It’s the kind of drive that’s gotten him within striking distance of being Number One. “As an athlete going to the London Olympics, you can look at it in two ways. You can say I am happy I got a ticket to go there. Or you could say there is only one purpose. I want to get gold.” He wants gold for Audi. But whether the momentum will outlast his cowboy style remains to be seen. Because fact is, his plain speak and aggressive ways have gotten him into trouble in the past.

For instance, there was this once when in an interview with Mint, a business newspaper, he went on the record saying that at Audi’s India office, horns are treated as a category because Indians honk too much. It was a public relations disaster and his team had to work hard at cleaning up the mess it left behind. Disasters like these bother him terribly because he knows it’s bad for the brand.

But as cowboys like to say, “If you think bull riding isn’t intense, come sit on his back and try on my saddle. This a’int for tenderfoots.”

(This story appears in the 22 June, 2012 issue of Forbes India. You can buy our tablet version from Magzter.com. To visit our Archives, click here.)

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  • Manish Jain

    The story was very informative and I really liked the insight that Audi has for picking their dealers around the country like Indore. I think it shows Audi is being very aggressive and honestly Mercedes has just sat on the sidelines. It\'s also driven by the fact globally the Mercedes cars have been pretty uninspiring for quite sometime whereas Audi pretty much created the market for bold headlight designs. Something you didn\'t really mention was the story behind the Mumbai Audi showroom shutting down so quickly. I\'m guessing it played a major part to the overall Audi India growth story.

    on Jun 24, 2012
  • S. Srinivasan

    I like the attitude of the story and the interesting tale it tells. Very well presented. Thank you. Having said that, let me bitch about Audi a bit. We have already seen a colossal failure story in Mercedes Benz India, which hasn't converted its head start of several decades in the country into large-scale sales across the model spectrum. Especially, the A Class and C Class should be ruling the Indian roads today, but as we know, that isn't the case. It clearly demonstrates that the `Halo Effect' business strategy, while being a no-brainer in a developing country, is not an assured path to success. What matters to Audi is the conversion of the brand equity into actual introductions of models such as A1 and A3 for the young-and-(y)earning, and to a lesser extent the A4 Sedan for the married wannabes. That's what will bring the numbers, but the success of A1 or A3 will not be guaranteed by the image that A8 earns for Audi. If that were the case, Skoda should have been a big success in the hatchback segment and Mistubishi (remember Lancer?) should have been laughing its way to the bank. Come on, others have tried out this `top-down' strategy in India earlier and failed to convert it into mass sales. Audi's future execution will determine whether it can succeed. I am surprised that Perschke says nobody has heard of Audi before. The company's brand equity was built in 1985 when Ravi Shastri won the Champion of Champions Award in Australia. Audi should have entered India right then. Even now, all they need to do is to introduce no-nonsense cars and compete with BMW 1 Series/Mercedes A class for the entry-level luxury market and BMW 3 Series/Mercedes C Class for the executive compact market. Introducing huge monstrosities like the A8 (It is more than 17-feet long and almost 5 feet high), while being passed off to the media as the `halo-effect' strategy, is only a tactic to postpone heavy investments in a large sales and service network that introducing smaller cars will require. And let us get this straight. The A8, which requires nothing less than an elephant shed to park, will build a loyal following only among grave, old men who went to the business school in the 1960s and conduct board meetings on long mahogany tables wearing suit pants above their navels. You know the type that once used to drive the Mercedes.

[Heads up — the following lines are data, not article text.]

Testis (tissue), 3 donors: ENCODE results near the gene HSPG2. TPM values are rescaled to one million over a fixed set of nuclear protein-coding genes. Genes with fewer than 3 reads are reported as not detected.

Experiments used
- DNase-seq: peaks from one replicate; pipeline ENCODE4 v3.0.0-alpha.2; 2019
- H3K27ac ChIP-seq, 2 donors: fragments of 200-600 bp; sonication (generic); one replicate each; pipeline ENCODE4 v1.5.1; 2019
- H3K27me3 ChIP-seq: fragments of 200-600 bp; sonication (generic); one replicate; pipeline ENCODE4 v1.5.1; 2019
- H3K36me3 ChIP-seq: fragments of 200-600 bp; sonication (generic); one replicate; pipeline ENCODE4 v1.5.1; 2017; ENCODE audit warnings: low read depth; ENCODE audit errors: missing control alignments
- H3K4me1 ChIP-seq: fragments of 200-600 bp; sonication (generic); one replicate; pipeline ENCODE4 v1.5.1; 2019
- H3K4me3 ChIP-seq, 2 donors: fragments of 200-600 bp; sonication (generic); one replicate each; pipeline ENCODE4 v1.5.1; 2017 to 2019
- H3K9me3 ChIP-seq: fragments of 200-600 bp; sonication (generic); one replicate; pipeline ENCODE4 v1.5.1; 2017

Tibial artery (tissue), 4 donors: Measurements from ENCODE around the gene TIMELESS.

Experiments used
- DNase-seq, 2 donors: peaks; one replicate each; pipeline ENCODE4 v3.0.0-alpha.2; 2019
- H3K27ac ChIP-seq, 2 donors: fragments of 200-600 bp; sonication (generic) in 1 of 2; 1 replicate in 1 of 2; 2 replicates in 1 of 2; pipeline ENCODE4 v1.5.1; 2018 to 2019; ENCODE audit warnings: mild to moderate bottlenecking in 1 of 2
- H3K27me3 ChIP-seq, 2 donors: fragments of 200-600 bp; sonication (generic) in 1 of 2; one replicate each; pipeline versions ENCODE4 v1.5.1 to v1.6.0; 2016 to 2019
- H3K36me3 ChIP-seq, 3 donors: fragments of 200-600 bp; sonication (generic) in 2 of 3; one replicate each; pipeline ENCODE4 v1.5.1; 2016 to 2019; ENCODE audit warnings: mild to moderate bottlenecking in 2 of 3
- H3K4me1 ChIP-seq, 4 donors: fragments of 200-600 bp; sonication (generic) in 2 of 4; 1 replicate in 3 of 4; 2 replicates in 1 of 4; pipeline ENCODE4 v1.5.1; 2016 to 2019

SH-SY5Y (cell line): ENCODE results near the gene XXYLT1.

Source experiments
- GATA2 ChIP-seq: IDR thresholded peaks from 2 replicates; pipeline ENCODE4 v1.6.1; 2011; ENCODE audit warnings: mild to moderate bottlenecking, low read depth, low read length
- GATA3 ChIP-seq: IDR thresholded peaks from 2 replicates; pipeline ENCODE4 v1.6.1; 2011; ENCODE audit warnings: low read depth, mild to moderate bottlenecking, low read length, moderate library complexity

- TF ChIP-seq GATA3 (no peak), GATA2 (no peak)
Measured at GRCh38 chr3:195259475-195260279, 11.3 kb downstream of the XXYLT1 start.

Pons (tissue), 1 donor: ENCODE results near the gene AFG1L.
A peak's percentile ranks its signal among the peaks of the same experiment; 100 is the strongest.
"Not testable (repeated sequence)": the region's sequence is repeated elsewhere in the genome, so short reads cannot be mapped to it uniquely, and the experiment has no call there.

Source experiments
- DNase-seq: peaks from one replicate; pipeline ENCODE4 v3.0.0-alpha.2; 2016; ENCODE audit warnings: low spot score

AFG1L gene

on Jun 12, 2012
    • Ashish K. Mishra

      Thanks for your comment Mr.Srinivasan. I am glad you liked the piece. Let me try and put a few points in perspective here. 1. Yes Mercedes Benz in India isn't doing well. I don't know why you believe that the A Class and the C Class will rule the Indian roads today. The A Class hasn't been launched in India yet and Mercedes doesn't think India is ready for that product. Both in terms of localization and price you pay for a luxury vehicle. In fact Mercedes plans to launch the B Class (hatchback) later this year and is working very hard on its localization strategy. But still the feeling is that a luxury hatchback which would cost upwards of Rs. 20 lakh will be a slightly confusing product. The C Class has been around for a long time but it has good competition from the BMW 3 Series and the Audi A4. And the A and C Class are not 'Halo Effect' models. Perschke clearly says that it is the top of the line Q7, A8 and R8 which are the halo models. 2. I am not clear on the point you are making on the A1 and A3. I think you mean getting volumes. Well, the sales of Audi's Q3 which is the entry level luxury SUV under Rs. 30 lakhs should be out next month. I am expecting it will follow a very similar trend of what has happened at BMW. In the first five months of 2012, BMW sold 974 units of the X1 compare to 1,007 units of the 3 Series. The A8 is the 'halo model' which sets up the brand image right at the top. 3. Your point about Skoda and Mitsubishi are rather off the mark. Skoda suffered from poor localization level, over pricing of its products and poor after sales service. Mitsubishi suffered from pathetic after sales and dealer network and the limitations of its tie up with Hindustan Motors. And why would you compare the 'top down' strategy of a luxury car manufacturer with a 'mass market player'? 4. 1985-2007 is a very long time. Do you mean to say that because Ravi Shastri got that Audi as a prize, several Indians will queue up to buy an Audi brand. I believe not. 5. Introducing the A8 to postpone heavy investment in large sales and service network? How are the two related? Be it for any product, every luxury car manufacturer, Mercedes, BMW, Audi are all penetrating deeper into India today. And their goal is that a guy who buys any of these brands should have support at every 300 kms.